In the summer of 2012 we published the debut poetry collection of author Mary Harwell Sayler entitled, Living in the Nature Poem.
Over the month of June we have been looking back on this collection and checking in with Mary about her recent projects. Today we would like to offer two new unpublished pieces my Mary for your enjoyment.
Mary Harwell Sayler began writing poems as a child but, as an adult, wrote almost everything except poetry. Although her publishing credits of two dozen traditionally published books (Zondervan, B&H, CSS, Chelsea, Facts on File, etc.) explore a wide range of interests in fiction, nonfiction, devotionals, and children’s books, her first book of poetry, Living in the Nature Poem, came out in 2012 when she found a fitting home in the environmentally-aware publisher Hiraeth Press. As a lover of God, nature, and almost everything living, Mary hopes these poems will encourage readers to reconnect with the natural world, spiritual world, and their own body cells.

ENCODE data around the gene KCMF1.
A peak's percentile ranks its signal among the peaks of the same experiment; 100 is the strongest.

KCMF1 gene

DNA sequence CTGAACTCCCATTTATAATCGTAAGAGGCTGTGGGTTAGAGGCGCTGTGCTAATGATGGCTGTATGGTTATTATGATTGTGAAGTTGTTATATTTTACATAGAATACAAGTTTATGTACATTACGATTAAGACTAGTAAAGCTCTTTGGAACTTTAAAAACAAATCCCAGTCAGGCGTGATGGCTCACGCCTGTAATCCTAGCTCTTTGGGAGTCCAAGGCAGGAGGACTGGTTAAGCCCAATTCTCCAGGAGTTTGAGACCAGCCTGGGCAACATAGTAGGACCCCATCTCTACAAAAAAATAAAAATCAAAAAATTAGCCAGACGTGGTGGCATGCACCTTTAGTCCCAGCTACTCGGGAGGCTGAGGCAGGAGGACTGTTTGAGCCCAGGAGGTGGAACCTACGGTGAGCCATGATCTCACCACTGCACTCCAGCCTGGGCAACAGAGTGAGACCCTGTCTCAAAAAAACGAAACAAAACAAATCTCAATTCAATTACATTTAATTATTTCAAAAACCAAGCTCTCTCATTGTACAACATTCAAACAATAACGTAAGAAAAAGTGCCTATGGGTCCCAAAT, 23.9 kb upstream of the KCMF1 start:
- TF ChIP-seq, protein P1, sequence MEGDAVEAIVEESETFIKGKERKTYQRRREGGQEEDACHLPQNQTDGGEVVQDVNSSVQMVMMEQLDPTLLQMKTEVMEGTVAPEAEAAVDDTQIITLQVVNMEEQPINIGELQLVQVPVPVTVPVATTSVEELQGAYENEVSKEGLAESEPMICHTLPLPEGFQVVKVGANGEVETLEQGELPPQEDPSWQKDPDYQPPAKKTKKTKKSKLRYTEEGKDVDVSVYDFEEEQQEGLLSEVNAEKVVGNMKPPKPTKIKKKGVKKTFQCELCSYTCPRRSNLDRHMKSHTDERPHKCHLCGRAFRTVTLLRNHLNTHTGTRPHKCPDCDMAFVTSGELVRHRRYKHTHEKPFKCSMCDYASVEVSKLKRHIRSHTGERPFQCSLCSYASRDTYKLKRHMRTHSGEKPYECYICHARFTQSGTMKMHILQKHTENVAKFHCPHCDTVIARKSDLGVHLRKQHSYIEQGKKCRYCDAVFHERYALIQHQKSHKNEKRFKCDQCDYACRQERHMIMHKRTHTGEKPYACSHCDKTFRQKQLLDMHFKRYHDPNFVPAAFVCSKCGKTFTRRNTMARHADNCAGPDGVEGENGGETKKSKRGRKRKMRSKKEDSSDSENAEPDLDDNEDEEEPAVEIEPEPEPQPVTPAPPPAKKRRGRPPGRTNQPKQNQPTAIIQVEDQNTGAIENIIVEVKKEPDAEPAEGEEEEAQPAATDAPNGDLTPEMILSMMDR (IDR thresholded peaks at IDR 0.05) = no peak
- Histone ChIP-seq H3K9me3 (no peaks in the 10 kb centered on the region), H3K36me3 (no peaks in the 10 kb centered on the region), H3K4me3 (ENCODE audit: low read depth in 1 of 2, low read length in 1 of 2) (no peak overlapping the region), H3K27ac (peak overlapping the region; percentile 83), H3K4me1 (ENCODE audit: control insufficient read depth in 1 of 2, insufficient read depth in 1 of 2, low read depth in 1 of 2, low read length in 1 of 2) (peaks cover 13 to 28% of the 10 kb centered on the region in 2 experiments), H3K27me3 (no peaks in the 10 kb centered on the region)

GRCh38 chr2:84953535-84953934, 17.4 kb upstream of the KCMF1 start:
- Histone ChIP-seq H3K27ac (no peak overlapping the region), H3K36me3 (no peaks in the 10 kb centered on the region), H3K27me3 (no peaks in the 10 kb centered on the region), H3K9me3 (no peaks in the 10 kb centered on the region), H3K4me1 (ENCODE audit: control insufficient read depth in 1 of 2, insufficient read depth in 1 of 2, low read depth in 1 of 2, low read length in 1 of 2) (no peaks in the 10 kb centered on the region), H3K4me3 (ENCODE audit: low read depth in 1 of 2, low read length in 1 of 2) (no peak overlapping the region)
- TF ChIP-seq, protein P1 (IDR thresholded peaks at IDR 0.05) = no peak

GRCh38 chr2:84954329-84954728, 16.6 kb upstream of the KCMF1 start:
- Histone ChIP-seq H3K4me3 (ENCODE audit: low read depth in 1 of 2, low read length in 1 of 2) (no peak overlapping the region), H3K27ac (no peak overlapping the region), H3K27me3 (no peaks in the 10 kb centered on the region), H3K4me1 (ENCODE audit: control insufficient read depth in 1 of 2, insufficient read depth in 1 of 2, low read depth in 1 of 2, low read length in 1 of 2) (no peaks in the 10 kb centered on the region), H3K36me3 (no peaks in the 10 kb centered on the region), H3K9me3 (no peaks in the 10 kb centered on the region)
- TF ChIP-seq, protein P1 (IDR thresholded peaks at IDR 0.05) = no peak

Connecting with the Body of Christ matters greatly to her too. As a lifelong lover of the Church in all its parts and the Bible in each English version, Mary encourages Christian Poets & Writers (editors, artists, and publishers too!) in their work through the group she began on Facebook. For her own work, she continues to focus on researching and writing blogs, devotionals, and poetry, especially poems on Bible people, prayers, parables, and other biblical themes.
On a foggy day,
sounds from everything around
bloom like dandelions.
The Swing, Unseen by Stevenson
Oh, how I like to go up in a swing,
with my head thrown back
and my legs pointed toward the sky—
my upper arms bearing the weight
of a workout,
my forearms firming
as I grasp the chains connecting
the schoolyard seat
my husband bought by Internet
then attached to a long limb
of King—our large oak tree—
as I climb the sky—so blue—
canopied with lush leaves—
though I can still be seen
by neighbors across our lake, who
call me “the swinger,”
something I never was
swinging back and forth, back
and breathing rain-refreshed air—
soaring higher and higher into free
verse—up in the air—
Photo © Mary Harwell Sayler